I
So I specify the theoretically evaluated static pressure at outlet or any certain value that is higher than inlet?
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Old   February 26, 2019, 14:43
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At outlets: you need to specify the static pressure



Quote:
Originally Posted by waseeqsiddiqui View Post
Could you tell me what the Guage pressure, initial supersonic Guage pressure in pressure inlet and outlet mean? In terms of static pressure total pressure etc.
At inlets: you specify the total pressure if you use the pressure inlet BC or the mass-flow rate if you use the mass flow rate BC. So you take your value for the total pressure and put it into the box labeled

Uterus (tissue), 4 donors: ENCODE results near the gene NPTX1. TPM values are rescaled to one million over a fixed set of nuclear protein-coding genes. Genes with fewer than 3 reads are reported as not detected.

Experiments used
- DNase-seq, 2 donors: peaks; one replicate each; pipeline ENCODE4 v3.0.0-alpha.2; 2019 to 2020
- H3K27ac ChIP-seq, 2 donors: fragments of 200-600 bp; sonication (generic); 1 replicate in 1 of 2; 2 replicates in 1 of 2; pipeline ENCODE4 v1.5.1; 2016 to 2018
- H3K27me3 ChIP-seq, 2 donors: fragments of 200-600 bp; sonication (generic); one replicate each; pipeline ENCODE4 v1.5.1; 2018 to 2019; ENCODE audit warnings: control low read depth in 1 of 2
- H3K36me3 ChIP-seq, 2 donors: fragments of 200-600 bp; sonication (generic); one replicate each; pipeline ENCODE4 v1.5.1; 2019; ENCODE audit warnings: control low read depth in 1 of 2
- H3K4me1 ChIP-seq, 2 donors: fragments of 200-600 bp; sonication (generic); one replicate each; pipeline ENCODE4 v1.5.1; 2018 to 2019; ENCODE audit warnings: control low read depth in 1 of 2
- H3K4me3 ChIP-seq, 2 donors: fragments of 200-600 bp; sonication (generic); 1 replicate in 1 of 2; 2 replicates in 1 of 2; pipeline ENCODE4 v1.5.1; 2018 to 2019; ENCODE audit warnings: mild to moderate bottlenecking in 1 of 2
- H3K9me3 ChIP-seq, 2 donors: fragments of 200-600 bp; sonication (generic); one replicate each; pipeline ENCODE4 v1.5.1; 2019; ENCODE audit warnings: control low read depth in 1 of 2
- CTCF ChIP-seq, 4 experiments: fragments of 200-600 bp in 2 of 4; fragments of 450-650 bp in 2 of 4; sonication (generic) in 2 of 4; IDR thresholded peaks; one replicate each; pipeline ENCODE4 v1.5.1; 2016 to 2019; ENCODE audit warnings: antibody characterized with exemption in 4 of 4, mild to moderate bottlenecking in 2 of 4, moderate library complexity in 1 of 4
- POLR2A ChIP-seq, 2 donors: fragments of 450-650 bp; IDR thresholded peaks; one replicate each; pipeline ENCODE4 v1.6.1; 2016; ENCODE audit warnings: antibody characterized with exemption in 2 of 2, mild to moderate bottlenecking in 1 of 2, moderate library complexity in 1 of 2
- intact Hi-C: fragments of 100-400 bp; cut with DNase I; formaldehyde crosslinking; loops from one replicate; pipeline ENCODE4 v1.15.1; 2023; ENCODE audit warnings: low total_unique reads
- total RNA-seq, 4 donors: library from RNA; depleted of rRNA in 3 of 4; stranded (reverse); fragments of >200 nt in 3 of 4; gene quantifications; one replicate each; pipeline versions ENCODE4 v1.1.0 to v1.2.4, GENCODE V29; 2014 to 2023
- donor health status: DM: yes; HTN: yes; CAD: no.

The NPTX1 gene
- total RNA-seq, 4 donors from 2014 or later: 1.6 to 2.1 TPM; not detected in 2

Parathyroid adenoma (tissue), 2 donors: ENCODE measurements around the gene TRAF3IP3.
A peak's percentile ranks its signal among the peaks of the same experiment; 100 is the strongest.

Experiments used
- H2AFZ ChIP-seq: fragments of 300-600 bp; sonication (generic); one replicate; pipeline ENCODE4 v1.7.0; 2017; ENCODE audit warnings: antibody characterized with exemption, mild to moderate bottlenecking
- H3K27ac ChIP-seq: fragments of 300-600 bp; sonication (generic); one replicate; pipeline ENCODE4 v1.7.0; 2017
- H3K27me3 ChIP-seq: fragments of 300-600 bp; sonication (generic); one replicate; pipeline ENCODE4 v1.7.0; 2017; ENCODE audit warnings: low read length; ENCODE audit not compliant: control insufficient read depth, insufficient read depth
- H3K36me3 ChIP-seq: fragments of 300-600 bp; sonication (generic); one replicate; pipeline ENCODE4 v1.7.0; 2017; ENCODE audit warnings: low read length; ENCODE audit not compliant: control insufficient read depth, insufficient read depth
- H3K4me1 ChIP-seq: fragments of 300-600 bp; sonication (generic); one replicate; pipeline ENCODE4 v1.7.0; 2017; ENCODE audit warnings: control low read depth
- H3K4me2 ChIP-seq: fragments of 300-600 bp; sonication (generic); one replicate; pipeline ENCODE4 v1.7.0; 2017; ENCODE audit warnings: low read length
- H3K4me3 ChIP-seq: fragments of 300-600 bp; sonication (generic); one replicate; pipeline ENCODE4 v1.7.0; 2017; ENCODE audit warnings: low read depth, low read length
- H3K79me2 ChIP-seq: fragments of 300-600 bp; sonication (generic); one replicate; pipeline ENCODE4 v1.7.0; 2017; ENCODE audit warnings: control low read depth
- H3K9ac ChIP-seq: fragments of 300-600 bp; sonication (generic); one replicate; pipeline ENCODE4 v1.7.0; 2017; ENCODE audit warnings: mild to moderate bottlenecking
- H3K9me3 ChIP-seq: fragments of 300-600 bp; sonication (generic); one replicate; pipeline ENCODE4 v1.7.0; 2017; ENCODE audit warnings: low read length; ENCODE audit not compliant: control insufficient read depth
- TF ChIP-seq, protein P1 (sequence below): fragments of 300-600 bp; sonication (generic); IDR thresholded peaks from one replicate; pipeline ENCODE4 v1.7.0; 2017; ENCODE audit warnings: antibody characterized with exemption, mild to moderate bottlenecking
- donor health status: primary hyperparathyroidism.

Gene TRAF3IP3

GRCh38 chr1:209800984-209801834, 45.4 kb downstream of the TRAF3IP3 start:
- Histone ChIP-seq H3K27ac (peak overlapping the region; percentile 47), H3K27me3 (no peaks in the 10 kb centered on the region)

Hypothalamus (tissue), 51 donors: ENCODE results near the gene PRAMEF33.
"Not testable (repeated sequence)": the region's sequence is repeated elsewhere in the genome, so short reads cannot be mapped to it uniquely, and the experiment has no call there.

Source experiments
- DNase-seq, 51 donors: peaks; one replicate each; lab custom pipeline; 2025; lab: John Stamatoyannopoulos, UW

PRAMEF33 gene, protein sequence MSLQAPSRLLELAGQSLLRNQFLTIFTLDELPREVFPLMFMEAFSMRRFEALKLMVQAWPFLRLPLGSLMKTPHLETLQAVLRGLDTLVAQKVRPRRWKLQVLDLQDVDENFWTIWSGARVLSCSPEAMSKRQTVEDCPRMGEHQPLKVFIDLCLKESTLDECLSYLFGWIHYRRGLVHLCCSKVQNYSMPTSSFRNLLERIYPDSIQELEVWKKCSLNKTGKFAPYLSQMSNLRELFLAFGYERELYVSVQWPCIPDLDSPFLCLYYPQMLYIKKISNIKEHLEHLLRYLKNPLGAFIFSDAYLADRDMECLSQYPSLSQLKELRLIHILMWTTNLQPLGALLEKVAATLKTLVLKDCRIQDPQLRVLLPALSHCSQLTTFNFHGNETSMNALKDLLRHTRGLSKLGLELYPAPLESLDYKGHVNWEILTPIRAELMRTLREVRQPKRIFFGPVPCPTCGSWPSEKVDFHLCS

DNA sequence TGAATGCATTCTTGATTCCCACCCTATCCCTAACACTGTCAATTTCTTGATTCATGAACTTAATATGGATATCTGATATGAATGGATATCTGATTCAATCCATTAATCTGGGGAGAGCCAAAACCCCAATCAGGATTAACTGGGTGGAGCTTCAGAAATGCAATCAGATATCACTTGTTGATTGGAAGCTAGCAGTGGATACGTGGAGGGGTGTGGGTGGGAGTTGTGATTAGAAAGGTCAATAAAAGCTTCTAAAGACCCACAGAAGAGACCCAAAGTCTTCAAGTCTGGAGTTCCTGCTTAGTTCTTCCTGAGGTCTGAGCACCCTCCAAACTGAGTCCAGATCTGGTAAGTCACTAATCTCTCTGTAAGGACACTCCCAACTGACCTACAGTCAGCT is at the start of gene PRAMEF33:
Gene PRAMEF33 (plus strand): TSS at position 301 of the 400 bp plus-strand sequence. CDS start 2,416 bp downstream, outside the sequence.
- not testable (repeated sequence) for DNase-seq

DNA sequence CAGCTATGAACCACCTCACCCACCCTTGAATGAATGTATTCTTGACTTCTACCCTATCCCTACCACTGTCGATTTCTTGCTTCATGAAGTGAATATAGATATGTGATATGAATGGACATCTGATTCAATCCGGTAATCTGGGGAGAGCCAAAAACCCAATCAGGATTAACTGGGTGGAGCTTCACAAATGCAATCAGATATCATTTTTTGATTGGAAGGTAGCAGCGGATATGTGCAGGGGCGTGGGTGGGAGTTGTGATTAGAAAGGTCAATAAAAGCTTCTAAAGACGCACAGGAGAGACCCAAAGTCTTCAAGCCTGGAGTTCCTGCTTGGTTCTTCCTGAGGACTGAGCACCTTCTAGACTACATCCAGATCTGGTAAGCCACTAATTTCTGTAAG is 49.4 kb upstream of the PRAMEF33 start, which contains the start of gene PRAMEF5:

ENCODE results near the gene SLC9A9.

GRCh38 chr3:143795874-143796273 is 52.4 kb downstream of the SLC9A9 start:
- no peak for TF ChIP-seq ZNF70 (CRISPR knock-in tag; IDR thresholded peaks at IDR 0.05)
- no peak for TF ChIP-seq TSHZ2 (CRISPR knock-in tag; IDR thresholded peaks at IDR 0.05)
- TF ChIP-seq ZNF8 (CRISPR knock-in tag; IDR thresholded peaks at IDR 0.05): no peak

Code:
Gauge Total Pressure (pascal)
If your inlet is subsonic you are done. If the inlet is supersonic, then you need to specify (in addition to the total pressure or mass flow rate) the static pressure. You take your static pressure and put it into the box labeled:
Code:
Supersonic/initial Gauge Pressure (pascal)
If your inlet is subsonic, this input has no effect and is ignored. You can put in any value and it won't matter if your inlet is subsonic. This box has another purpose during initialization and that's why it is labeled supersonic/initial. It actually has two purposes.

Almost all pressures in Fluent are gauge pressures, so that the letters Gauge appear everywhere for redundancy.